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RE: Closed non-embedded content???

From: Hoffman, Allen <Allen.Hoffman@HQ.DHS.GOV>
Date: Tue, 23 Oct 2012 13:08:07 +0000
To: "Bailey, Bruce" <Bailey@Access-Board.gov>, Loďc Martínez Normand <loic@fi.upm.es>, Michael Pluke <Mike.Pluke@castle-consult.com>
CC: "public-wcag2ict-tf@w3.org" <public-wcag2ict-tf@w3.org>
Message-ID: <9F7B0040F7A7C4428E160959229DE9F31006940A@D2ASEPRSH127.DSA.DHS>
DRM is an access rights function, which is perfectly acceptable when it functions correctly and doesn't by default restrict accessibility even for information the user should have access to.  DRM should be separated from the concept of closed as restricted content may be inaccessible for users who don't have rights, but must be accessible in terms of accessibility for any who do have rights.  Closed nonembedded content is a small set of the overall set of content definitely, and I think DRM must be a specific subject of it's own to allow for clear understanding of the concepts.  There is a lot of activity of late in the big data arena regarding moving the attributes for data towards inclusion of access rights so that a more unified DRM can be performed, even as an inline function within network architectures.  This leads me to think that we need to put authentication/access rights in a category of its own.  So that begs the question of what's left for close nonembedded content?  Here are some questions that might help find some more examples.

1.  If you have content which is not restricted by DRM, but for which no user agent exists which provide accessibility, is that closed nonembedded content?
2.  If you have content explicitly destined for specific IT environments for presentation, and those environments are explicitly closed, is that then closed nonembedded content?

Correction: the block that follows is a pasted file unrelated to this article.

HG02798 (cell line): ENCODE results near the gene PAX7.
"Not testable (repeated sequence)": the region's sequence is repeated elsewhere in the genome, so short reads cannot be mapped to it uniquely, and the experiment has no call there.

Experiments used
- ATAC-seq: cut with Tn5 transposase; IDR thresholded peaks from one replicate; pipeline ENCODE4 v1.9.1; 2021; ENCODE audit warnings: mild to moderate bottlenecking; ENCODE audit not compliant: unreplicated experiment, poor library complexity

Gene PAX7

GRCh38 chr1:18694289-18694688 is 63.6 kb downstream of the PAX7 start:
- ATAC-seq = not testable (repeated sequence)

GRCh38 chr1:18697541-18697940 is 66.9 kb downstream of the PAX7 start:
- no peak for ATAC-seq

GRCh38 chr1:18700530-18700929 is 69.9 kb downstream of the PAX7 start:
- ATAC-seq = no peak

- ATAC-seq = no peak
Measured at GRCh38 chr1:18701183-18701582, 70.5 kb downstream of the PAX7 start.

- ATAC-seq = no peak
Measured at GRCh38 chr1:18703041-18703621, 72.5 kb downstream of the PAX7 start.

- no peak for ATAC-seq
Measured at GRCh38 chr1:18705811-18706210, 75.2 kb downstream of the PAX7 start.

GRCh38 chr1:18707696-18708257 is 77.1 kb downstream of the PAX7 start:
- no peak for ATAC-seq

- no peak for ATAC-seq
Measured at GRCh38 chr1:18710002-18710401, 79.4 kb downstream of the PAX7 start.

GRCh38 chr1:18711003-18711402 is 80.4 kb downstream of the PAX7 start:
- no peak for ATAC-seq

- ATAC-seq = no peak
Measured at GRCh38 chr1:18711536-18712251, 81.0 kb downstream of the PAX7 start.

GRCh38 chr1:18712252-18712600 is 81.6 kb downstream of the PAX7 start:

-----Original Message-----
From: Bailey, Bruce [mailto:Bailey@Access-Board.gov] 
Sent: Tuesday, October 23, 2012 8:54 AM
To: Loďc Martínez Normand; Michael Pluke
Cc: public-wcag2ict-tf@w3.org
Subject: RE: Closed non-embedded content???

MP>> So it would be ideal to have an example of non-Web non-embedded content other than the contentious issue of DRM.

I appreciate that, but DRM is but one example of "closed by policy", which I would argue is the larger problem.

LM> As for an example for non-web non-embedded content with closed functionality, I still think we can use the example of a document with a "speech output = no" flag without saying that this is related to DRM.

I agree with this, but I have some concerned that as why such a flag would be set begs for an explanation.  We could cite the real world example where Kindle deactivated their text-to-speech function because authors successfully litigated that they had not given been compensated for audio performances.  This is closed by policy, but not DRM per se.  The difficulty is that this situation is even more absurd than DRM, and DRM already seems plenty absurd to most folks when they think about it!

In any case, an eBook file still stands as an example of non-Web non-embedded content which could (and historically have been) closed non-embedded content.
Received on Tuesday, 23 October 2012 13:08:50 UTC

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